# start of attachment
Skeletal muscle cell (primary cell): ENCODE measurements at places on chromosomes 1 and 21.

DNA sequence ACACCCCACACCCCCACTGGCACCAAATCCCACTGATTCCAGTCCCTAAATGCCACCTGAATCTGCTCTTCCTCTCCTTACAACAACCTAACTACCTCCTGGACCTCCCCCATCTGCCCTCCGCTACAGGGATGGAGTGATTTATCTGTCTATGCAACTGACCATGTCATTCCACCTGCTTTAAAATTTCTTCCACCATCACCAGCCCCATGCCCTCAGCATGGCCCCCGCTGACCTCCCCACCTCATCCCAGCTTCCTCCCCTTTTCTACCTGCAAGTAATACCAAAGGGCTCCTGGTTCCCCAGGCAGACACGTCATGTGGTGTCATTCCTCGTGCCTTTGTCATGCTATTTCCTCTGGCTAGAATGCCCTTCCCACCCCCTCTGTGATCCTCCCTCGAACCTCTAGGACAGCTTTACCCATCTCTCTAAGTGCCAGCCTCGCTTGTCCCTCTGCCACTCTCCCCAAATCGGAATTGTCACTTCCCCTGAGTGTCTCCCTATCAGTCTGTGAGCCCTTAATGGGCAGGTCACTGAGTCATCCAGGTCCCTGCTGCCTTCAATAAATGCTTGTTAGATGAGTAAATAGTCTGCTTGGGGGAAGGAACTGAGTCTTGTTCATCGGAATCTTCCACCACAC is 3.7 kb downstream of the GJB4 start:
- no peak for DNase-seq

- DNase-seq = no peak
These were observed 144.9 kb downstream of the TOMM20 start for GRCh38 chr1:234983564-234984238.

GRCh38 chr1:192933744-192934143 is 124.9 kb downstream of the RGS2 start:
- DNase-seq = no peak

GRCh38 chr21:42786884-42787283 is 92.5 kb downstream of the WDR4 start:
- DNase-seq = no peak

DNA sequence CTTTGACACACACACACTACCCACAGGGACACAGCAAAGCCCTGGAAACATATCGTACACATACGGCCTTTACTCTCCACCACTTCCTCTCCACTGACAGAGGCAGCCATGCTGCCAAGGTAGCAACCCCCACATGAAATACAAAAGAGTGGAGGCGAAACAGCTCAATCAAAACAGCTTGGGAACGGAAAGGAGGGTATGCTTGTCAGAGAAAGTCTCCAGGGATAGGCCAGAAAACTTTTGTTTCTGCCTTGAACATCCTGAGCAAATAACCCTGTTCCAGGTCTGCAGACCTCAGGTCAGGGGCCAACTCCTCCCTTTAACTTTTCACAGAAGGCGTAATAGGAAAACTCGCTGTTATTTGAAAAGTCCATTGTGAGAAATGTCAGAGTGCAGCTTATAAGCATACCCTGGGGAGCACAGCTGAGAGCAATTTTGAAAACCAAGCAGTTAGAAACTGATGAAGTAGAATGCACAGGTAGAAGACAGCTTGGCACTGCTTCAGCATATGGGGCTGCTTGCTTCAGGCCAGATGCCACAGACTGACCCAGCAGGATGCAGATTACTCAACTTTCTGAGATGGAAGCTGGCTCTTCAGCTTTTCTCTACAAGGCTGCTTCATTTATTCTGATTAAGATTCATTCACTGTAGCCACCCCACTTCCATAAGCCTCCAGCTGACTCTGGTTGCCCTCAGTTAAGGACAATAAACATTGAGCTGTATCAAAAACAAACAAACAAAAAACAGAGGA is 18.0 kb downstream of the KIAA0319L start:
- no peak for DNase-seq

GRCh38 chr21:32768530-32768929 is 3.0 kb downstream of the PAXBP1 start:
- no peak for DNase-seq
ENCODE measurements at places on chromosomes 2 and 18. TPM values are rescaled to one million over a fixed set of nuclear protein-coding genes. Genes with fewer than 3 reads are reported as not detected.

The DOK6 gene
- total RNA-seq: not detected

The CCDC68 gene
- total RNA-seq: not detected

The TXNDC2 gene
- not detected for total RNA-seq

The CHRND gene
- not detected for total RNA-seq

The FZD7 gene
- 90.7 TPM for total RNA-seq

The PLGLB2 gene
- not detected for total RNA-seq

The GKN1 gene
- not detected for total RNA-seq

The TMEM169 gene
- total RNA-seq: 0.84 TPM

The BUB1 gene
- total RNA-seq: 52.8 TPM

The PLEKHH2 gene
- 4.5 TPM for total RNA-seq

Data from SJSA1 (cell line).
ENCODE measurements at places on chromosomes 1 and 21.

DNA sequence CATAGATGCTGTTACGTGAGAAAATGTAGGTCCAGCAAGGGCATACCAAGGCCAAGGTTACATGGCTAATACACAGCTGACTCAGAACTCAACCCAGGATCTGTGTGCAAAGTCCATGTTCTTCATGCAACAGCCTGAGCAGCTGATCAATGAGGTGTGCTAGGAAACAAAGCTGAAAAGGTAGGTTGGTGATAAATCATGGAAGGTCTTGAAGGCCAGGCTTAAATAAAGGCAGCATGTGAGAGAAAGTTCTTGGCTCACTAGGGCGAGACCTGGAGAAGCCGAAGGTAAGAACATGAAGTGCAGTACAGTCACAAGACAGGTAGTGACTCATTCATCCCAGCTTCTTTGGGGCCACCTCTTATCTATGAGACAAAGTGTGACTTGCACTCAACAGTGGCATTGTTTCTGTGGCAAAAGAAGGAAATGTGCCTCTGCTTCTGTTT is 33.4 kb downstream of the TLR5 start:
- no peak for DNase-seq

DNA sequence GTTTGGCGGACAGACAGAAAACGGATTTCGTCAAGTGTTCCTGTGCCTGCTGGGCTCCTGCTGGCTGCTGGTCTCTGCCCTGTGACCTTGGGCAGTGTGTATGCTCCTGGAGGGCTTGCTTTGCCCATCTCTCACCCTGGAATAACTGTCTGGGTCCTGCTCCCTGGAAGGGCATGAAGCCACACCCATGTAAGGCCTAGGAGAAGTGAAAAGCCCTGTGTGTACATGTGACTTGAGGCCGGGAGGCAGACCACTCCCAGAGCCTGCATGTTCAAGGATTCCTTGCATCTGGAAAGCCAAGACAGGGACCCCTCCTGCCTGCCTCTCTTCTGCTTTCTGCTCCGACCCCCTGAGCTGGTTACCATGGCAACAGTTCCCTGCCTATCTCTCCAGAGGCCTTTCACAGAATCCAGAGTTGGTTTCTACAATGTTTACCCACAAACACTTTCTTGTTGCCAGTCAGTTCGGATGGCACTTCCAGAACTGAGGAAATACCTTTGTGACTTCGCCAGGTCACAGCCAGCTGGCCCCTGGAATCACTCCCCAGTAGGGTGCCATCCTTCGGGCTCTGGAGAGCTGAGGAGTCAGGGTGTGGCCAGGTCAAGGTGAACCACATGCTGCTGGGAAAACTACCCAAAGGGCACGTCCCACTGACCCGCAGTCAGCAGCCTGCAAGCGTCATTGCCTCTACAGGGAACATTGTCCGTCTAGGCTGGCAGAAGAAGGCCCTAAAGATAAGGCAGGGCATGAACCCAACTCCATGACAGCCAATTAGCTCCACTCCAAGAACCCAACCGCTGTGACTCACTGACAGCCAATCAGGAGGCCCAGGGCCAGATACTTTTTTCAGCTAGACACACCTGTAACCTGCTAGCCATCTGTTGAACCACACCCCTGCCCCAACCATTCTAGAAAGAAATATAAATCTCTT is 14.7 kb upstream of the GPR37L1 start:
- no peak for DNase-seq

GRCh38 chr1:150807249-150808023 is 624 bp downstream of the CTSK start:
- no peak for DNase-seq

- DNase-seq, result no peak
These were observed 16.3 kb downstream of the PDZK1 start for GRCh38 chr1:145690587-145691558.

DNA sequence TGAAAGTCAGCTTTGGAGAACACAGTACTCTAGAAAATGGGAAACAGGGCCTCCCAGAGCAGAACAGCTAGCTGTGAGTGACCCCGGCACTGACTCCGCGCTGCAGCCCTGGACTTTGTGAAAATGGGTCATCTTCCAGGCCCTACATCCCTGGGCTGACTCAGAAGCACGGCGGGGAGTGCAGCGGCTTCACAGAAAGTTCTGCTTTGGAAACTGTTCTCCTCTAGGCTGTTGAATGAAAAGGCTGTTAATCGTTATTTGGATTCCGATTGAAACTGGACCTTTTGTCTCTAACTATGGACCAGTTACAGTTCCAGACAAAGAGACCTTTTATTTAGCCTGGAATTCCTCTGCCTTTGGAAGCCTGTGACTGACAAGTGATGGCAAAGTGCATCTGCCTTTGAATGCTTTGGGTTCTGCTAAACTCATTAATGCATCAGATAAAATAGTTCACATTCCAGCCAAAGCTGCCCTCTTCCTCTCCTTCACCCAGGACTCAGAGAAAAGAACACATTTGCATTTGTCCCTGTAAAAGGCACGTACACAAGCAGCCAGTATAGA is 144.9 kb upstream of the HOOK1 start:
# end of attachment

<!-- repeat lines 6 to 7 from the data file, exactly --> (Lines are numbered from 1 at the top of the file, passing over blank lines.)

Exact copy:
GRCh38 chr1:192933744-192934143 is 124.9 kb downstream of the RGS2 start:
- DNase-seq = no peak